ordinary passage ranks amongst the first of the world. The yards of tall ships swing among the rocks and forests of the highlands, while sloop, schooner, and bright canopied steam-boat, yacht, periagua, and canoe are seen in countless numbers, decking its waters. There is one more eloquent point of difference that should not be neglected. Drawings and engravings of the Rhine lend their usual advantages, softening, and frequently rendering beautiful, objects of no striking attractions when seen as they exist; while every similar attempt to represent the Hudson, at once strikes the eye as unworthy of its original.

Nature is fruitful of fine effects in every region, and it is a mistake not to enjoy her gifts, as we move through life, on account of some fancied superiority in this, or that, quarter of the world. We left the Rhine, therefore, with regret, for, in its way, a lovelier stream can scarce be found.

At Mayence we crossed to the right bank of the river, and passing by the Duchies of Nassau and Darmstadt, entered that of Buden, at Heidelberg. Here we sat upon the Tun, examined the castle, and strolled in the alleys of the remarkable garden. Thence we proceeded to Manheim, turning our faces, once more, towards the French capital. The illness of one of the party compelled us to remain a few hours in the latter city, which presented little for reflection, unless it were that this, like one or two other towns we had lately seen, served to convince us, that the symmetry and regularity which render large cities magnificent, cause those that are small to appear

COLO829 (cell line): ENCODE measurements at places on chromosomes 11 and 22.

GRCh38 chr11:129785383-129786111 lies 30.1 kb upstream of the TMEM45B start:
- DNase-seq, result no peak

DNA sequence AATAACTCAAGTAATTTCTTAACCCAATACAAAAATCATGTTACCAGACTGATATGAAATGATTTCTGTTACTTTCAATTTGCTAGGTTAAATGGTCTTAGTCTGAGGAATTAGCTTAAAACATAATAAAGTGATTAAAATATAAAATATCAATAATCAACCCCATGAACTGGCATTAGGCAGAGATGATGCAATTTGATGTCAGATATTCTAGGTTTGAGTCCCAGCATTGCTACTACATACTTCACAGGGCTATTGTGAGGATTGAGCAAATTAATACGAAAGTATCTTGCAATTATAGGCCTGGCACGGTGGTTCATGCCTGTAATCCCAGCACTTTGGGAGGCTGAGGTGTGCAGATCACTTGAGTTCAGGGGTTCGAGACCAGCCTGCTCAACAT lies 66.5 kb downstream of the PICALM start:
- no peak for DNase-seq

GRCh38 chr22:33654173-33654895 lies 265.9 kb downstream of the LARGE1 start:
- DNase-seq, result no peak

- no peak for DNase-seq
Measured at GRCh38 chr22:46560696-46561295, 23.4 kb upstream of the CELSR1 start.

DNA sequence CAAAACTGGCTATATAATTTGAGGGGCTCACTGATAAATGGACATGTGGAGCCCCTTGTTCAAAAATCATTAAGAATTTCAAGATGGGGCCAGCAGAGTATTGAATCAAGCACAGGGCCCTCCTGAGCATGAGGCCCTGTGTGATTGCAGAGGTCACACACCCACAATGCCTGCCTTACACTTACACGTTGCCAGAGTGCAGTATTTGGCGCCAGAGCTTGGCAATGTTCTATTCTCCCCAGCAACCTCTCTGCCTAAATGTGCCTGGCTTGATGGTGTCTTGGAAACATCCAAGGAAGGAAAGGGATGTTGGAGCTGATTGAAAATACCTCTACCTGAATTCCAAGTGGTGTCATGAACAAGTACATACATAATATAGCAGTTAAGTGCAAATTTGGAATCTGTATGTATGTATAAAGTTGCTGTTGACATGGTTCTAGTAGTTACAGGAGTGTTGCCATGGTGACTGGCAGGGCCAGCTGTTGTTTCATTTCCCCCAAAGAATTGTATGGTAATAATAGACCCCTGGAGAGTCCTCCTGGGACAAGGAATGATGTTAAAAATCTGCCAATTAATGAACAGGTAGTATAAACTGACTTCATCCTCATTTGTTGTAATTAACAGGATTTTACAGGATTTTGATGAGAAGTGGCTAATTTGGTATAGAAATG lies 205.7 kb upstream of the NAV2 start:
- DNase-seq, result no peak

mean,

It was a bright autumnal day when we returned to the left bank of the Rhine, on the way to Paris. The wishes of the invalid had taken the appearance of strength, and we hoped to penetrate the mountains which bound the Palatinate on its south-western side, and to reach Kaiserslautern, on the great Napoleon road, before the hour of rest. The main object haa been accomplished, and, as with all who have effected their purpose, the principal desire was to be at home. A few posts convinced us that repose was still necessary to the invalid. This conviction, unhappily as I then believed, came too late, for we had already crossed the plain of the Palatinate, and were drawing near to the chain of mountains just mentioned